The average home’s water leaks can account for more than 10,000 gal. wasted each year — the amount of water needed to wash 270 loads of laundry. And 10% of homes have leaks that waste more than90 gal. of water every day. A leaky faucet can be easy to spot, but what about leaks in the walls or under the floor? Leaking water means higher water and energy bills. These statistics from the U.S. Environmental Protection Agency illustrate the need for homeowners and building owners to diagnose their water leak problems.

And in states where potable water is in short supply, conserving water is an important issue.

Responding to these needs, the Plumbing-Heating-Cooling Contractors — National Association recently developed a training program for those who wish to receive a water auditor certification.

“A water auditor reviews a facility’s existing devices and operations, and rates structures to determine opportunities to save water and energy,” explains Chuck White, PHCC’s vice president of technical and code services. “The auditor evaluates the needs of the client and makes building-science-based recommendations, supported by projected savings in water, energy and money.”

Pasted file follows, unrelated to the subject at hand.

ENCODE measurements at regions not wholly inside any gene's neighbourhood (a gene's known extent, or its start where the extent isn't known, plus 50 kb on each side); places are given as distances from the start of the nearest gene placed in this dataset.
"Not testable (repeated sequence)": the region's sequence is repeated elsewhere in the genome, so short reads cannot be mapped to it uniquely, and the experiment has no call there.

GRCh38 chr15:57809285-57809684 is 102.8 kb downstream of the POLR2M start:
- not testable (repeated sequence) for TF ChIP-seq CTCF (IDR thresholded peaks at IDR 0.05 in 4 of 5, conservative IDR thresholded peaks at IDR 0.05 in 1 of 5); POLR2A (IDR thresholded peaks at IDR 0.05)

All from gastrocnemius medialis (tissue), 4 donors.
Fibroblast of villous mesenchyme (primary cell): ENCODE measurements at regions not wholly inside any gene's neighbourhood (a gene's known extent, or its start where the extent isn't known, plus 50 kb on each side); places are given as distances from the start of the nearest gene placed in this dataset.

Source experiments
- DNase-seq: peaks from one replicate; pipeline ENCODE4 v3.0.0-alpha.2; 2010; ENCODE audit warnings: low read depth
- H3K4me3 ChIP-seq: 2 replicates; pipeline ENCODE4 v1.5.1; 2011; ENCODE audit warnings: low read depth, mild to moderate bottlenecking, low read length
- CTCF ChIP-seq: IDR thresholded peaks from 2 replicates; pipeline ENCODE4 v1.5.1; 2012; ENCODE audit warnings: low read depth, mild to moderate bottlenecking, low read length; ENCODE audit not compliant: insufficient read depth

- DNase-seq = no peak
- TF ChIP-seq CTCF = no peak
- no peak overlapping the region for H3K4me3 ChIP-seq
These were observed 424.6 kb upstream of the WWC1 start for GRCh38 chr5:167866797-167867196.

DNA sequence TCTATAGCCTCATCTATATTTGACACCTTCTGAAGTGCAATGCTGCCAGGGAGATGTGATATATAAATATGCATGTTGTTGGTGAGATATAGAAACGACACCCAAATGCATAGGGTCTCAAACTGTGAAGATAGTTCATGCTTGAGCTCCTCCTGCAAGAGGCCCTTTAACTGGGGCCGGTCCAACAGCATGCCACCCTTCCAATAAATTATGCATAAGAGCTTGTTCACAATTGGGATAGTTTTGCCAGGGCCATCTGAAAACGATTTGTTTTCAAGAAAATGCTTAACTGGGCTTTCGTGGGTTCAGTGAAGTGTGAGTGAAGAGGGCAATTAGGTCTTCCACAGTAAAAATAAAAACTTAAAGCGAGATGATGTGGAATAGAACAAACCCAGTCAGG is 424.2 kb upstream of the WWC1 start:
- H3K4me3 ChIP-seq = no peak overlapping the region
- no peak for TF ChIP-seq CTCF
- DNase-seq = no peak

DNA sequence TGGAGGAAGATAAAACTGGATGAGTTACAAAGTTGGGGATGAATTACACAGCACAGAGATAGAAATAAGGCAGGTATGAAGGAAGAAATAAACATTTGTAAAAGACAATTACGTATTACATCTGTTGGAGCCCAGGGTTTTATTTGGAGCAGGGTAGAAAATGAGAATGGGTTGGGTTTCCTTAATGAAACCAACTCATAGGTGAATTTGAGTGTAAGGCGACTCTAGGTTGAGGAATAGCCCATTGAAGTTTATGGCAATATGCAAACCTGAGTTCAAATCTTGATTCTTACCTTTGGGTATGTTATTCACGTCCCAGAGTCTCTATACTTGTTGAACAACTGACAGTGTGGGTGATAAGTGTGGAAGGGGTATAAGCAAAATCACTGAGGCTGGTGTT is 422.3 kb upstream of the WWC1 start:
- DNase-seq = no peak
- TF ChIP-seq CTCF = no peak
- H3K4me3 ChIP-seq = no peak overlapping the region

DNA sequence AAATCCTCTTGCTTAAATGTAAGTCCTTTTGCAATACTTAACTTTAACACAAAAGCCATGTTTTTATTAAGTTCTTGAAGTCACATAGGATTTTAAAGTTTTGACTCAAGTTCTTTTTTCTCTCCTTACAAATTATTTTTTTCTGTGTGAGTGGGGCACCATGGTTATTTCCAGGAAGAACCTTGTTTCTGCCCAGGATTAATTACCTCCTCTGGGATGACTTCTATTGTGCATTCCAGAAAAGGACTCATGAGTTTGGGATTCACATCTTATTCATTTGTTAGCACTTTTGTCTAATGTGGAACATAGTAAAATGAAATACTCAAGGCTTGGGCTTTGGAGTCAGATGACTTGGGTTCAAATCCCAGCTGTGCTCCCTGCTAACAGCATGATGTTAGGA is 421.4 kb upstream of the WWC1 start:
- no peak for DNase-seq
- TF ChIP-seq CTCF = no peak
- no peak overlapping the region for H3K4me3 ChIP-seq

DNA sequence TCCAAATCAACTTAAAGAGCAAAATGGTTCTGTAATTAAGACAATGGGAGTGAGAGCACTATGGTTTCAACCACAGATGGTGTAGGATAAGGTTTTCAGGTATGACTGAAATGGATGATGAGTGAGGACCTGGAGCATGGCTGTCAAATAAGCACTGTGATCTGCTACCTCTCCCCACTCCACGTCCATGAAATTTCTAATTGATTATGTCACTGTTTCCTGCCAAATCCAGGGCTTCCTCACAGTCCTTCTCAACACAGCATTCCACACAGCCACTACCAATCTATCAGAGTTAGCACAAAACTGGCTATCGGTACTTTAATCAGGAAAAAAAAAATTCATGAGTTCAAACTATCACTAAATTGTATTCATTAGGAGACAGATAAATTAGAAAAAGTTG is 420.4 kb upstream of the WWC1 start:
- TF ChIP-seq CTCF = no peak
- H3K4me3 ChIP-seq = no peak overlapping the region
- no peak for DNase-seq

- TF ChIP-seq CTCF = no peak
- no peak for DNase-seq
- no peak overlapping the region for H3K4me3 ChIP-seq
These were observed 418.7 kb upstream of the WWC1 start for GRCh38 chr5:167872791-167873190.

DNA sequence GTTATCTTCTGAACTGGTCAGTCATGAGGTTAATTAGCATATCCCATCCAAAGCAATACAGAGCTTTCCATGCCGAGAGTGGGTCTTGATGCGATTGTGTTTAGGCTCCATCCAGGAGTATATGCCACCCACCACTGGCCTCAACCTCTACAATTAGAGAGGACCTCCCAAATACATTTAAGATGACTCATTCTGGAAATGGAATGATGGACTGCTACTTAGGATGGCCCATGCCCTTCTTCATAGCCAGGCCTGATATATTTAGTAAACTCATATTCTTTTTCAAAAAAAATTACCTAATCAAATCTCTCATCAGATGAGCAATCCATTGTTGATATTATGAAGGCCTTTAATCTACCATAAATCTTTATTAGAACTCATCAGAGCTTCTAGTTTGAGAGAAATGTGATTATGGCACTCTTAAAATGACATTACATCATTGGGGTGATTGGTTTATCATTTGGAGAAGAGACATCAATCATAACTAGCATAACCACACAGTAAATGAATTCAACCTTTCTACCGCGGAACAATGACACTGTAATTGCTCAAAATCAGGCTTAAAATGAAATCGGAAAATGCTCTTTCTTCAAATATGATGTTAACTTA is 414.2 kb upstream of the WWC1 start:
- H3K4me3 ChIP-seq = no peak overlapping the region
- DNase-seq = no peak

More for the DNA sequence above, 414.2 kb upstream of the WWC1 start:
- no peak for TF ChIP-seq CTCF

The water auditor then offers service quotations and recommendations to put these savings into effect.

The amount of wasted water and energy is calculated and applied to the rate factors from the local utility in order to calculate possible savings. White explains water savings can be a measured amount or it can be a projected savings based on high-performance fixture applications. Depending on the application and/or evaluator, these predicted savings can be calculated on simple pad and paper or an advanced computer.

White labels leakage as the largest problem promoting water and energy losses. Two main reasons for leaking water are poor faucet conditions and actual leaks from water piping. Other problems could include insufficient pipe insulation, excessive hot water temperature and excess pressure. “Hot water leakage compounds the loss because the energy purchased is directly wasted,” he says.